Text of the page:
BG: Miles says, “Never heard of him. Can he play?” Philly probably made the understatement of his life. He simply said, “Uh, huh.” [laughs] That's when John also left our little coterie of musicians in Philadelphia and went to New York to start rehearsing with Miles.
JW: How did Stablemates wind up in Miles' hands?
BG: About a week after John left, I saw him on Philadelphia's Columbia Ave. I asked him how it was going. “It's going great, he said, “but Miles needs some music. Do you have any?” Did I have any? All I had was music. When I look back now, it was embarrassing. I gave everyone I met back then a lead sheet from one of my compositions. You had to do that if you wanted your songs played. But nothing had ever happened. So when John took the tune I gave him, I didn't think any more of it.
JW: What happened?
BG: About a month later, I ran into John Coltrane again. John said, “You know that tune you gave me? We recorded it.” I said, “What? Miles recorded my tune?” John said, “Yeah, he dug it.” Man, I couldn't believe it. Sure enough, when the album, Miles, came out, there was the Prestige label with the yellow field, black printing and Stablemates printed on there with my name underneath as composer.
JW: This record changed everything for you, didn't it?
BG: All the people I had passed out lead sheets to, they heard Miles play this song and saw my name under it and said, “Wait a minute, is this the same guy?” John Coltrane had taken Stablemates to Miles, and Miles' recording of it validated me and put me on the map as a jazz composer. After that, everybody started recording my stuff.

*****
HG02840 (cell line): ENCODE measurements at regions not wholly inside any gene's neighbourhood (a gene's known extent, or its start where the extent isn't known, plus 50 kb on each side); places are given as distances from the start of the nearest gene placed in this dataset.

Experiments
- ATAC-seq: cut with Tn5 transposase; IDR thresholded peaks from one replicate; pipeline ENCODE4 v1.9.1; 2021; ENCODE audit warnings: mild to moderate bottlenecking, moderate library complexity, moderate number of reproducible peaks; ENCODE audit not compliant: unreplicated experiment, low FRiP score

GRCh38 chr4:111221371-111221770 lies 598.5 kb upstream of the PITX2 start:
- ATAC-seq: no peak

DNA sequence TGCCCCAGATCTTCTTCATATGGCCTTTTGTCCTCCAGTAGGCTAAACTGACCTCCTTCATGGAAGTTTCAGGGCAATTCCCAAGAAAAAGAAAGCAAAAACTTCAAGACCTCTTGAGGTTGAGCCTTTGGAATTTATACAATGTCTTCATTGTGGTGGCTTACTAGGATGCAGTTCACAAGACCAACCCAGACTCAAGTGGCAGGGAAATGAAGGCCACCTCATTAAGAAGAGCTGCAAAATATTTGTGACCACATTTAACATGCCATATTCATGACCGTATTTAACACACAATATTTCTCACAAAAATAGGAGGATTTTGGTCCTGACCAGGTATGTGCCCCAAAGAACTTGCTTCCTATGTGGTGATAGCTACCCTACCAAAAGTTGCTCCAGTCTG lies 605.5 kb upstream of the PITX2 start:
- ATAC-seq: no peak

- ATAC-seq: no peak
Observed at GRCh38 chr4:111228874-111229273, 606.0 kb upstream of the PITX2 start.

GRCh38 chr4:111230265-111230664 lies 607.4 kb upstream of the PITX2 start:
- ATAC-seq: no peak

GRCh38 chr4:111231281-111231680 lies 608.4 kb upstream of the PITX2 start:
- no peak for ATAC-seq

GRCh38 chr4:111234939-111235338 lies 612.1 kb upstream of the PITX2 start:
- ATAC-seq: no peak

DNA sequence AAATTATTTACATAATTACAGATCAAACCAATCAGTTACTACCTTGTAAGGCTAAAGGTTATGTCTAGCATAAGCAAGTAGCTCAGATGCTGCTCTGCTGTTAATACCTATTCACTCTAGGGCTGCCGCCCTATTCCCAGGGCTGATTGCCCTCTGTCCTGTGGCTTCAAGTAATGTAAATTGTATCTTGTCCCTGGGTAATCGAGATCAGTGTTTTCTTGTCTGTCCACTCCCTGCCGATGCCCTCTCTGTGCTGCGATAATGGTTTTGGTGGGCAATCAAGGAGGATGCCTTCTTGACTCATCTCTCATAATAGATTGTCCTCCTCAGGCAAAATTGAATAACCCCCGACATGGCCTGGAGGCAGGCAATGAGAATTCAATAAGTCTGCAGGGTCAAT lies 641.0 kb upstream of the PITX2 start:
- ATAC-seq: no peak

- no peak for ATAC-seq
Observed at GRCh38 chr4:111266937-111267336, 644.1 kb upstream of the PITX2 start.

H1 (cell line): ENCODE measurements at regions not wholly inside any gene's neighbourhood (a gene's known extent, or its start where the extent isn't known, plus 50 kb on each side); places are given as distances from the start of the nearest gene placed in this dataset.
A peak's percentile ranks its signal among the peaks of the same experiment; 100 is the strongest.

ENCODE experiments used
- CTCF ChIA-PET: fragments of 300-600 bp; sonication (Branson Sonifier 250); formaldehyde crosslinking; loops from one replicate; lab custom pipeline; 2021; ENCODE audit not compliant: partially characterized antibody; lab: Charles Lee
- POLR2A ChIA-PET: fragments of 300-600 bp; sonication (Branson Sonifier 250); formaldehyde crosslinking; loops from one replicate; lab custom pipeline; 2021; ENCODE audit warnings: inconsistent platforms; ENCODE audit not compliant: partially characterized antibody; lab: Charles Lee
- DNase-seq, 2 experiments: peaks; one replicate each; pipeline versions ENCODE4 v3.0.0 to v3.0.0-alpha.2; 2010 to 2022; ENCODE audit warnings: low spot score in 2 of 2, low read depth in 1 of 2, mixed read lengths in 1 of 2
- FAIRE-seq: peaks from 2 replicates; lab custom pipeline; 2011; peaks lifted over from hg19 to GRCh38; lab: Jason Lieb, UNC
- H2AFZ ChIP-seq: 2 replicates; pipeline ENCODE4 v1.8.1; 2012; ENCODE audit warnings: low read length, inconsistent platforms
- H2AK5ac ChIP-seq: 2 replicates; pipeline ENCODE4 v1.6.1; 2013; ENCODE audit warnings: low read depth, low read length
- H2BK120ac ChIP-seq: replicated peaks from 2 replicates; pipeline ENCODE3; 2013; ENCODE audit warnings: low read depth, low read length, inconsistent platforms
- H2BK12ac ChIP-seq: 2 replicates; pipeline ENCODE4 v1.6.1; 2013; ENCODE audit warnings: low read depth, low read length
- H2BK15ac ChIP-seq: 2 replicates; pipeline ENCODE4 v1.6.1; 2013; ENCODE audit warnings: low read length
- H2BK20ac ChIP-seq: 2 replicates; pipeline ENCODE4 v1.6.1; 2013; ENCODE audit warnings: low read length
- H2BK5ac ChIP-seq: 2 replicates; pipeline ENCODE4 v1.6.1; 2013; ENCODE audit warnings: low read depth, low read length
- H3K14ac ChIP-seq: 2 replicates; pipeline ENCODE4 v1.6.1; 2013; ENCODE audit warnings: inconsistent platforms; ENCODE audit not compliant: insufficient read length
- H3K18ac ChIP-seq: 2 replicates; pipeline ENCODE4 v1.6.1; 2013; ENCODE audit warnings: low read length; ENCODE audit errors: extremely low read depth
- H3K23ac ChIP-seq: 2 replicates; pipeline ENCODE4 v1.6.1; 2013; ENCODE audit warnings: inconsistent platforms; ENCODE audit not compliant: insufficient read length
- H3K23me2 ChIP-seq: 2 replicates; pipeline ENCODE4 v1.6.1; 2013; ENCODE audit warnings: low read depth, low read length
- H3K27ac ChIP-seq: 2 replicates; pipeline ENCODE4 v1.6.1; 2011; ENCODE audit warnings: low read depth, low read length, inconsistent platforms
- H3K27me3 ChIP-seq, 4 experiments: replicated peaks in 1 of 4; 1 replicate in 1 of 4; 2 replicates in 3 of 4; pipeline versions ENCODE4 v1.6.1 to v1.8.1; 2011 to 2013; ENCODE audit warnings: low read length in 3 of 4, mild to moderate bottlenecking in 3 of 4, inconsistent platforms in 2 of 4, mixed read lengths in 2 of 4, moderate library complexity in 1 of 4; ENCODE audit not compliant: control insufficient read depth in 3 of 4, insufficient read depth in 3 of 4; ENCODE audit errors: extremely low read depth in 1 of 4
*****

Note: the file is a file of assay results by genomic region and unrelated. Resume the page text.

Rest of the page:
JW: You and Miles would have been perfect. Did you ever play together?
BG: No, but we almost did. I was playing in Chicago back in the early 1950s, when not many club owners knew who Miles Davis was. I was working with Gigi Gryce at a club on Cottage Grove. During the intermission, Miles came in and asked me if he could sit in. I said I didn't know, that the owner was kind of funny about that. When I asked the owner if Miles Davis could sit in, he said, “Look, I'm paying you guys to play. I don't need no strangers coming in here.” “But this is Miles Davis,” I said, a little astonished. The guy said, “I don't give a so and so who he is.” So I had to go back and tell Miles, “Sorry, man, he won't let you sit in.” [laughs] Can you believe it? We never recorded or played together.
JW: When Philly Joe recommended John Coltrane to Miles, did you ever wish he had recommended you?
BG: No, no, no. I'm a realist. John had something special, Marc. Everybody knew that. He used to be over at my house every day when we were kids, in the living room, just the two of us, listening to 78-rpm records and absorbing everything. He used to sit in an overstuffed chair by the window with his alto and the cushion. We had an old beat up upright piano. I would play some sad chords while John tried to solo. Then he'd come to the piano, and I'd play the tenor. His chords were sadder than mine. We only had each other then. We'd do that all day that way and then go to jam sessions together, trying to get our stuff together. [Photo of John Coltrane: Herb Snitzer]
JW: What made John Coltrane so special early on? His intensity?
BG: His ability made him different. Ever go to school with a student who got A's in everything effortlessly? John was that kind of person. When we got to where he was musically, he was somewhere else. And when we got to that spot, he was somewhere else again. He had something special. So when Miles used him, I said "fantastic."
JW: Getting back to the day Earl Bostic fired you in 1956, where did you go?